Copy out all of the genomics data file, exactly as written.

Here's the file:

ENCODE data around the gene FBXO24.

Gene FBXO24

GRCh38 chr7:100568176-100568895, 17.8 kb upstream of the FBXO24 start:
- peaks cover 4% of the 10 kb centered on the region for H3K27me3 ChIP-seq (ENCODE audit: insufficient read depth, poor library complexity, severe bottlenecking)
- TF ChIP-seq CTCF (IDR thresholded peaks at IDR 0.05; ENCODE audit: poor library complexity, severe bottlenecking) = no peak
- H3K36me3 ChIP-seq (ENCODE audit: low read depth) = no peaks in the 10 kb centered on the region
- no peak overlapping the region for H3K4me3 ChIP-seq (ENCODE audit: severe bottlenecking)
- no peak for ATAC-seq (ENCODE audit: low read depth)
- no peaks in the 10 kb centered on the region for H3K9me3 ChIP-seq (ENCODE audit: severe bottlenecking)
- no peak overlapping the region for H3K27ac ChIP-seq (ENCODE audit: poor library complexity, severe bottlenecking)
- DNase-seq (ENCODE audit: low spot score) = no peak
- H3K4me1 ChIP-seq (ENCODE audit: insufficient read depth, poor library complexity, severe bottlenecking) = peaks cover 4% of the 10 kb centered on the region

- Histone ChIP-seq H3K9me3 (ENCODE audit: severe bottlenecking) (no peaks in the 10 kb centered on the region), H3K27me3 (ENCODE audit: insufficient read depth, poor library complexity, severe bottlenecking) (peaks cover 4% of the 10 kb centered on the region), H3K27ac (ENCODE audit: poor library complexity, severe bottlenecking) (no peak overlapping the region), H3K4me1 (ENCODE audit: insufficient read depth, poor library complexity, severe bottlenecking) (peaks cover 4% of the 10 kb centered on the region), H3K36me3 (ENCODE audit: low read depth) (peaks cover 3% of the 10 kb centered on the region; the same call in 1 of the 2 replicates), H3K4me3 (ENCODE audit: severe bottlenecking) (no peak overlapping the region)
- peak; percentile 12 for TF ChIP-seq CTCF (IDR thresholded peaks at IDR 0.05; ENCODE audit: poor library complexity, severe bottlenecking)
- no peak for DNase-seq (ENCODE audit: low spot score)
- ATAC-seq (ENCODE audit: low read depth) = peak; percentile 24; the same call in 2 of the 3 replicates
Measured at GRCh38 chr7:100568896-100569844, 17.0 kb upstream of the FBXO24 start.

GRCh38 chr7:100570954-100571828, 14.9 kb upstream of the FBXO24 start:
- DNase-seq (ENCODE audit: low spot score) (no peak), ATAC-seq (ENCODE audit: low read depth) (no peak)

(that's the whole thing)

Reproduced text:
ENCODE data around the gene FBXO24.

Gene FBXO24

GRCh38 chr7:100568176-100568895, 17.8 kb upstream of the FBXO24 start:
- peaks cover 4% of the 10 kb centered on the region for H3K27me3 ChIP-seq (ENCODE audit: insufficient read depth, poor library complexity, severe bottlenecking)
- TF ChIP-seq CTCF (IDR thresholded peaks at IDR 0.05; ENCODE audit: poor library complexity, severe bottlenecking) = no peak
- H3K36me3 ChIP-seq (ENCODE audit: low read depth) = no peaks in the 10 kb centered on the region
- no peak overlapping the region for H3K4me3 ChIP-seq (ENCODE audit: severe bottlenecking)
- no peak for ATAC-seq (ENCODE audit: low read depth)
- no peaks in the 10 kb centered on the region for H3K9me3 ChIP-seq (ENCODE audit: severe bottlenecking)
- no peak overlapping the region for H3K27ac ChIP-seq (ENCODE audit: poor library complexity, severe bottlenecking)
- DNase-seq (ENCODE audit: low spot score) = no peak
- H3K4me1 ChIP-seq (ENCODE audit: insufficient read depth, poor library complexity, severe bottlenecking) = peaks cover 4% of the 10 kb centered on the region

- Histone ChIP-seq H3K9me3 (ENCODE audit: severe bottlenecking) (no peaks in the 10 kb centered on the region), H3K27me3 (ENCODE audit: insufficient read depth, poor library complexity, severe bottlenecking) (peaks cover 4% of the 10 kb centered on the region), H3K27ac (ENCODE audit: poor library complexity, severe bottlenecking) (no peak overlapping the region), H3K4me1 (ENCODE audit: insufficient read depth, poor library complexity, severe bottlenecking) (peaks cover 4% of the 10 kb centered on the region), H3K36me3 (ENCODE audit: low read depth) (peaks cover 3% of the 10 kb centered on the region; the same call in 1 of the 2 replicates), H3K4me3 (ENCODE audit: severe bottlenecking) (no peak overlapping the region)
- peak; percentile 12 for TF ChIP-seq CTCF (IDR thresholded peaks at IDR 0.05; ENCODE audit: poor library complexity, severe bottlenecking)
- no peak for DNase-seq (ENCODE audit: low spot score)
- ATAC-seq (ENCODE audit: low read depth) = peak; percentile 24; the same call in 2 of the 3 replicates
Measured at GRCh38 chr7:100568896-100569844, 17.0 kb upstream of the FBXO24 start.

GRCh38 chr7:100570954-100571828, 14.9 kb upstream of the FBXO24 start:
- DNase-seq (ENCODE audit: low spot score) (no peak), ATAC-seq (ENCODE audit: low read depth) (no peak)